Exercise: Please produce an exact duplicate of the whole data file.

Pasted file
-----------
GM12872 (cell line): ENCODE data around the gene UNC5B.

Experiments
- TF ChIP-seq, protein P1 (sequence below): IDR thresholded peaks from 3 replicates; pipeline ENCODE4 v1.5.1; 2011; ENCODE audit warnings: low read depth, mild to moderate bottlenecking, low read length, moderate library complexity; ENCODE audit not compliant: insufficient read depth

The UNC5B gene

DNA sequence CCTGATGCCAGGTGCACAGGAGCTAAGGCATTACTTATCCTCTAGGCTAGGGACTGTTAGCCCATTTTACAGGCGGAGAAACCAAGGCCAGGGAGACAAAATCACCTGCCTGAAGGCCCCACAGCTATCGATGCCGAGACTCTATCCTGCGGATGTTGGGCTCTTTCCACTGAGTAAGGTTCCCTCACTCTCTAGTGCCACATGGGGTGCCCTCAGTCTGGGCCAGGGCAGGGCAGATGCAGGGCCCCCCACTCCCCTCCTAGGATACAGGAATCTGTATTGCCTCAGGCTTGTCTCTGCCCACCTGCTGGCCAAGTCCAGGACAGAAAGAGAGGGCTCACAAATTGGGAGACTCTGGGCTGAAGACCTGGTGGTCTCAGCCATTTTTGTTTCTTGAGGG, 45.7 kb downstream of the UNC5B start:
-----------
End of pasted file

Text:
GM12872 (cell line): ENCODE data around the gene UNC5B.

Experiments
- TF ChIP-seq, protein P1 (sequence below): IDR thresholded peaks from 3 replicates; pipeline ENCODE4 v1.5.1; 2011; ENCODE audit warnings: low read depth, mild to moderate bottlenecking, low read length, moderate library complexity; ENCODE audit not compliant: insufficient read depth

The UNC5B gene

DNA sequence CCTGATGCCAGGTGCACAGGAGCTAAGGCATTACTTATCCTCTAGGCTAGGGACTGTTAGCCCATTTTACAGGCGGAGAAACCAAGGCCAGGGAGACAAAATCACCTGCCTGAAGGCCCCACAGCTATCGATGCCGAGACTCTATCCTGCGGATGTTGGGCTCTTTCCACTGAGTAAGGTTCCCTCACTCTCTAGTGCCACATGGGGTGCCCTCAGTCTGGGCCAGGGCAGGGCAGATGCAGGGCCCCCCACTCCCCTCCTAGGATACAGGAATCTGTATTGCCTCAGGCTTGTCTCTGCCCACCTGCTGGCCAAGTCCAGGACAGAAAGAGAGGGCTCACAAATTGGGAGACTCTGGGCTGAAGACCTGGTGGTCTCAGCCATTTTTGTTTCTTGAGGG, 45.7 kb downstream of the UNC5B start: